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I have been working for a real estate company, as their office manager, for nearly 8 years. Last year, my boss and a partner formed a company and started planning to create this amazing new real estate venture that would be available for real estate agents throughout the U.S. After several months, the partner determined that he didn’t like working with my boss, and they mutually parted ways, but not without exactly happily. I recently found out that my boss had

made his former partner sign a

Asked on February 5, 2018 under Employment Labor Law, Utah

Answers:

SJZ, Member, New York Bar / FreeAdvice Contributing Attorney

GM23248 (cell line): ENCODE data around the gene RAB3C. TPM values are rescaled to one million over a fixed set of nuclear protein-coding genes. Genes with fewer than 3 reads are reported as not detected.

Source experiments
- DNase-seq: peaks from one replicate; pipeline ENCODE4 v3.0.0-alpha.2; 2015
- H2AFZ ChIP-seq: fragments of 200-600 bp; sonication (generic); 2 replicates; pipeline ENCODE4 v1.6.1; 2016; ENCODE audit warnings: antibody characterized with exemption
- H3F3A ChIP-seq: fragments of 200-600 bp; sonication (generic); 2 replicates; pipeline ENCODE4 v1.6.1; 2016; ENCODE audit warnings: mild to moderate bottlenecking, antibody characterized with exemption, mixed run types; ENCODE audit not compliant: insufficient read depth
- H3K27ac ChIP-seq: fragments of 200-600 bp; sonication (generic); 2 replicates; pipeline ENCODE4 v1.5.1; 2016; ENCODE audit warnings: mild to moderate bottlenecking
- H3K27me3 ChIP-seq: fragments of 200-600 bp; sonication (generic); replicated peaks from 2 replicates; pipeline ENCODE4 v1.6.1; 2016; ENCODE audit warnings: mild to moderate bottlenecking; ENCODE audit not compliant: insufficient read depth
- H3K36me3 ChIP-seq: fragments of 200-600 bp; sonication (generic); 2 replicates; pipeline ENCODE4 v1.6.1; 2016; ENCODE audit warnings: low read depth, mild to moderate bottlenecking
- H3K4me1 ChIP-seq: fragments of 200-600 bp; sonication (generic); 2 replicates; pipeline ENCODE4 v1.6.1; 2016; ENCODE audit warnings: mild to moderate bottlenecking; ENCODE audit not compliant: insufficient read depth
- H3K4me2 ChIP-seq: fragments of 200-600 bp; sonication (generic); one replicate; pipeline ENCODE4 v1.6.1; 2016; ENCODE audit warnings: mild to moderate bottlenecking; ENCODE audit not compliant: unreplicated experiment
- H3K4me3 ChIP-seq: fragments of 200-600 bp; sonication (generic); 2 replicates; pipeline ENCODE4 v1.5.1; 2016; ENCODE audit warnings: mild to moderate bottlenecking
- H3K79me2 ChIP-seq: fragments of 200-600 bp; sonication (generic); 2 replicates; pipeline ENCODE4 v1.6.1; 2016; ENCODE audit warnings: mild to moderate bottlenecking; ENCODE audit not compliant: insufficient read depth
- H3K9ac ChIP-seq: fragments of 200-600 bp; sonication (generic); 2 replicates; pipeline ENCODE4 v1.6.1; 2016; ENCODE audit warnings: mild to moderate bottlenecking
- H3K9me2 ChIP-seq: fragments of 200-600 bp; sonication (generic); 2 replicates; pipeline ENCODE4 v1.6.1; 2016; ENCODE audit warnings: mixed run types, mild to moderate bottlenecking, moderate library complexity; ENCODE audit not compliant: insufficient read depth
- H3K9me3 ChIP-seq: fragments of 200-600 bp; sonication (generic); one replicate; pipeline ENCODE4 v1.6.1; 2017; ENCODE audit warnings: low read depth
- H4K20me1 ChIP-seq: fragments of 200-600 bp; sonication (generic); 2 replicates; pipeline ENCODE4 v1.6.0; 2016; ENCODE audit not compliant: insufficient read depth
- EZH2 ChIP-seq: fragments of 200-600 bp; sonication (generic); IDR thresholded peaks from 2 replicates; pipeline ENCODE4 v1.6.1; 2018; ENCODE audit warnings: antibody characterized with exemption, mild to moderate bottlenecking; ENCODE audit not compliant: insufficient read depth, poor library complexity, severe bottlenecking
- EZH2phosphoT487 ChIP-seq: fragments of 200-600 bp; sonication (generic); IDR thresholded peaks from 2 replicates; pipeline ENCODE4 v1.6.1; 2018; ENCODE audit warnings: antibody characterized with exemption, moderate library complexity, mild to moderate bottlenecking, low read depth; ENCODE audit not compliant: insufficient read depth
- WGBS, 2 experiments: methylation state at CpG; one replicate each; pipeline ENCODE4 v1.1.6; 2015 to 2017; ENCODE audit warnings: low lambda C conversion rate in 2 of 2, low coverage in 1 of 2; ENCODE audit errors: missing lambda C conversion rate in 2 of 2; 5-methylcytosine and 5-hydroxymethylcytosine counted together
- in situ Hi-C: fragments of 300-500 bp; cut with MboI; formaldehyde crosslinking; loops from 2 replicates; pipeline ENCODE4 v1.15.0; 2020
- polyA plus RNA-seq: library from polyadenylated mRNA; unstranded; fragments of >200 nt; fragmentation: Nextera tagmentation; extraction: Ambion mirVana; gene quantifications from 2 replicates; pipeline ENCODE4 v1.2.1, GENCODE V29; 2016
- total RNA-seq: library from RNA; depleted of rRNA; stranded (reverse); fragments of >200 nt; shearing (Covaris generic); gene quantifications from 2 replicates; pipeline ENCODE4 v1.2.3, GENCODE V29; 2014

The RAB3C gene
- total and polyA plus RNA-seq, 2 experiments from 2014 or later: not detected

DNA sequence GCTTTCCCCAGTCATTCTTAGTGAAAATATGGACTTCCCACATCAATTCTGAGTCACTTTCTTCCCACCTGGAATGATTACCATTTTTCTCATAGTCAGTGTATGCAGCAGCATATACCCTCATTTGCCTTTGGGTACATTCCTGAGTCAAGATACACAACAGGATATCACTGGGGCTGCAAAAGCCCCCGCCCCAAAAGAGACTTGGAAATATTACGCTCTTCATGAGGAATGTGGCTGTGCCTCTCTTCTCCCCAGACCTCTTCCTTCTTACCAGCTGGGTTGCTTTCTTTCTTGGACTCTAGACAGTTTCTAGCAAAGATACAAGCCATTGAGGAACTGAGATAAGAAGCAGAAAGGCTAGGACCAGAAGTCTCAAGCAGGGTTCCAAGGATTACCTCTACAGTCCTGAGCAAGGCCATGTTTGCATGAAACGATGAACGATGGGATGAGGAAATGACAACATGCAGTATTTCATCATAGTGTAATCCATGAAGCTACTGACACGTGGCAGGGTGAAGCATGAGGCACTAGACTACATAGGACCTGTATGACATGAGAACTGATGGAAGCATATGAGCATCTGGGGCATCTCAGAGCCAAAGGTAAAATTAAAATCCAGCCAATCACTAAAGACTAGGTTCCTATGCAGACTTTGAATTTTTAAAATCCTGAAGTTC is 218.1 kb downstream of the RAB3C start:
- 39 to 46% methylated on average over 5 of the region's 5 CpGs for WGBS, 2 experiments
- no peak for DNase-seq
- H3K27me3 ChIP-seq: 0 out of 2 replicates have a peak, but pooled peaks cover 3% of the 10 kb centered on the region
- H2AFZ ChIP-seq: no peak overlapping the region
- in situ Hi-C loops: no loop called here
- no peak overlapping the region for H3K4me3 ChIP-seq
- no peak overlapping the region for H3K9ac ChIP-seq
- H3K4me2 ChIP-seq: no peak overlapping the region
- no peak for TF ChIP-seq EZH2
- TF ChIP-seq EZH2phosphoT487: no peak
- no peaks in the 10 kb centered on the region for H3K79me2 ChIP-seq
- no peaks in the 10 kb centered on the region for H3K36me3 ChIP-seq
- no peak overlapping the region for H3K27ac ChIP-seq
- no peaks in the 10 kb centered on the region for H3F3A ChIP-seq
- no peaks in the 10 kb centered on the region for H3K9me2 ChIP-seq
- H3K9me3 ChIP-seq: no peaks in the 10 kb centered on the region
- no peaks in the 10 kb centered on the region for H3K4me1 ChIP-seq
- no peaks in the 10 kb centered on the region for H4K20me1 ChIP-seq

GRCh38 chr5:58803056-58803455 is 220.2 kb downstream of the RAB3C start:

Answered 3 years ago | Contributor

If you are hired by someone who signed a "no hire" clause regarding you (or other employees), that person--not you, but the person hiring you, since he/she signed the contract--could be sued by your current employer. Such a lawsuit could be not just for monetary compensation ("damages") but also to enforce the terms of the contract--that is, for a court order forcing him or her to fire you and not employ you until the 2 years are up. That person is bound by the contract he or she signed, since "no hire" clauses are legal and enforceable; therefore, while action may not be taken against you directly, they could be sued for hiring you.


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